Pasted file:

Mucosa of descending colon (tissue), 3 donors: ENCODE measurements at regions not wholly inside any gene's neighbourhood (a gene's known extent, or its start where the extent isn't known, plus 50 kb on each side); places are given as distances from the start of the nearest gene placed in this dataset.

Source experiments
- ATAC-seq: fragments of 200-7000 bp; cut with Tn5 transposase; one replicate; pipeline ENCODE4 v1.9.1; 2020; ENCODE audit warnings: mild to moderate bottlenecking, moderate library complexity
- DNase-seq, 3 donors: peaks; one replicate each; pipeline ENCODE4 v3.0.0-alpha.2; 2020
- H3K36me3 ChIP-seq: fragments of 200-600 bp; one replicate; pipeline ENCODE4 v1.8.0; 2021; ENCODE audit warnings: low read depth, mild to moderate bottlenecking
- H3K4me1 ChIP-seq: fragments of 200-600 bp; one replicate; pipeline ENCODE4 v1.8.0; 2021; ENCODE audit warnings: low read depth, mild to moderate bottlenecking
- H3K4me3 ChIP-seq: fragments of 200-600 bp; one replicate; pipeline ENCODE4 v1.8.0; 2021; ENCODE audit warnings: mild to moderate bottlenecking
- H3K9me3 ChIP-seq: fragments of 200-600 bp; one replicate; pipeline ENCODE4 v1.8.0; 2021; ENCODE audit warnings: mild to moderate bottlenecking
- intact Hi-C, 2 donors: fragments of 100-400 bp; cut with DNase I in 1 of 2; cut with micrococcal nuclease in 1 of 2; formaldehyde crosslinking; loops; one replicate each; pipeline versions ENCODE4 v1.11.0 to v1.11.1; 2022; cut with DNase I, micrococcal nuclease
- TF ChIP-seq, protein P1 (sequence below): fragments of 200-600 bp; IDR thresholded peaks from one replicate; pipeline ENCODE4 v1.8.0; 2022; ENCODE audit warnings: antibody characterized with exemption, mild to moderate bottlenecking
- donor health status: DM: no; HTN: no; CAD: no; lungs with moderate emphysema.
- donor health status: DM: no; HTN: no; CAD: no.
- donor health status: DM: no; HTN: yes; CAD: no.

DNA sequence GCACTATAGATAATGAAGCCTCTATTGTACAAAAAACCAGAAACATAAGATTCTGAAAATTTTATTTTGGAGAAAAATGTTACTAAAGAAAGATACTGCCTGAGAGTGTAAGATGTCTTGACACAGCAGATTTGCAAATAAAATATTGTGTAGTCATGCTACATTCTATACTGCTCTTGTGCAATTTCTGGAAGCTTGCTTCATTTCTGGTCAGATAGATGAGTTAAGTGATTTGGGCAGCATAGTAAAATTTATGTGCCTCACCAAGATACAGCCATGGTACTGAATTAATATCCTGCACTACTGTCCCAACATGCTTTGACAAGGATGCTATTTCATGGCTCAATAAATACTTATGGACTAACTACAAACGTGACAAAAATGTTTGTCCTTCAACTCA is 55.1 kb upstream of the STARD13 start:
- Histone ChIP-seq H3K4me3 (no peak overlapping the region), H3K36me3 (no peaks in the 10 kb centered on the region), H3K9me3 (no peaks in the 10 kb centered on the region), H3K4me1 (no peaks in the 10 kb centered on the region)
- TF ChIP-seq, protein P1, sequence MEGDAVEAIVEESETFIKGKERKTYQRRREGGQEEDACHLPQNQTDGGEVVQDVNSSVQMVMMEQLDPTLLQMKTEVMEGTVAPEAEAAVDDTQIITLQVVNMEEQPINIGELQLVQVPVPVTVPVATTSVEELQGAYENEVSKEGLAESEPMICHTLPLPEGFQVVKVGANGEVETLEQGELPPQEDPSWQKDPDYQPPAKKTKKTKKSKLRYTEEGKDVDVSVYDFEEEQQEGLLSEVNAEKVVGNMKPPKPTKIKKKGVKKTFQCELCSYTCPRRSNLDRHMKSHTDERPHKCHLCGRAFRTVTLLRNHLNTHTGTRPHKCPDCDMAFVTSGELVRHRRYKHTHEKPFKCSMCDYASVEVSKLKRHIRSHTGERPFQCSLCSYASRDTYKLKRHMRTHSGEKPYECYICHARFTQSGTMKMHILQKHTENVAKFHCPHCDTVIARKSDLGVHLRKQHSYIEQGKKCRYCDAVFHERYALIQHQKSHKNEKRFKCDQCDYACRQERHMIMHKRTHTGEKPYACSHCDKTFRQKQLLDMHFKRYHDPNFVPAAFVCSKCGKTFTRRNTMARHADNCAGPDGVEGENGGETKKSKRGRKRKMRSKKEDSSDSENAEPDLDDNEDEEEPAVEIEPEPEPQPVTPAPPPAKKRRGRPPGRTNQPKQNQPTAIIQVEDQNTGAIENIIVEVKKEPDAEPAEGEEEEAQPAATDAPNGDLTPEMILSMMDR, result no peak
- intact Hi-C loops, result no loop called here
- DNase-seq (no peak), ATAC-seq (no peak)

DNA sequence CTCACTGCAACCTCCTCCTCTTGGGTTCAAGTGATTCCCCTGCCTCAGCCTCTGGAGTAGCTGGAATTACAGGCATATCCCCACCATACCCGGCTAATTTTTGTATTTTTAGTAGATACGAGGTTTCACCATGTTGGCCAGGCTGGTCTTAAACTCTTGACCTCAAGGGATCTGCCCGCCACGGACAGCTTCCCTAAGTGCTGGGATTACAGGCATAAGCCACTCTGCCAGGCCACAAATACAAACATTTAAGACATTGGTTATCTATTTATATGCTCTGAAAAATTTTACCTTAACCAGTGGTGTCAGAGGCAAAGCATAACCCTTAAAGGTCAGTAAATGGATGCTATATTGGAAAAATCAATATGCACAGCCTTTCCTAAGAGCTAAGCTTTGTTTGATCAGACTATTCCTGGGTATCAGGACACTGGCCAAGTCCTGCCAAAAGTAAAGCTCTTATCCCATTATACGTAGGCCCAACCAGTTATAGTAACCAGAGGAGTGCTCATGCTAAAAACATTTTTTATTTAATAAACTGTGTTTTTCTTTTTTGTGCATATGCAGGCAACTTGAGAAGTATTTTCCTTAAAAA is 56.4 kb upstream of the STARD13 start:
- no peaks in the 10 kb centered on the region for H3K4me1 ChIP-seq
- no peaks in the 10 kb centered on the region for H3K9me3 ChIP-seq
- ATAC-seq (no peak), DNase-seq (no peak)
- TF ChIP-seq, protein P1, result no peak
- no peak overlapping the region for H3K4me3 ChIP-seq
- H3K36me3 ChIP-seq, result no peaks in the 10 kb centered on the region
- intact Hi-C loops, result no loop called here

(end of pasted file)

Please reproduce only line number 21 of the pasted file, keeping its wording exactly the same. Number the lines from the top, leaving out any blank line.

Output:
- no peaks in the 10 kb centered on the region for H3K9me3 ChIP-seq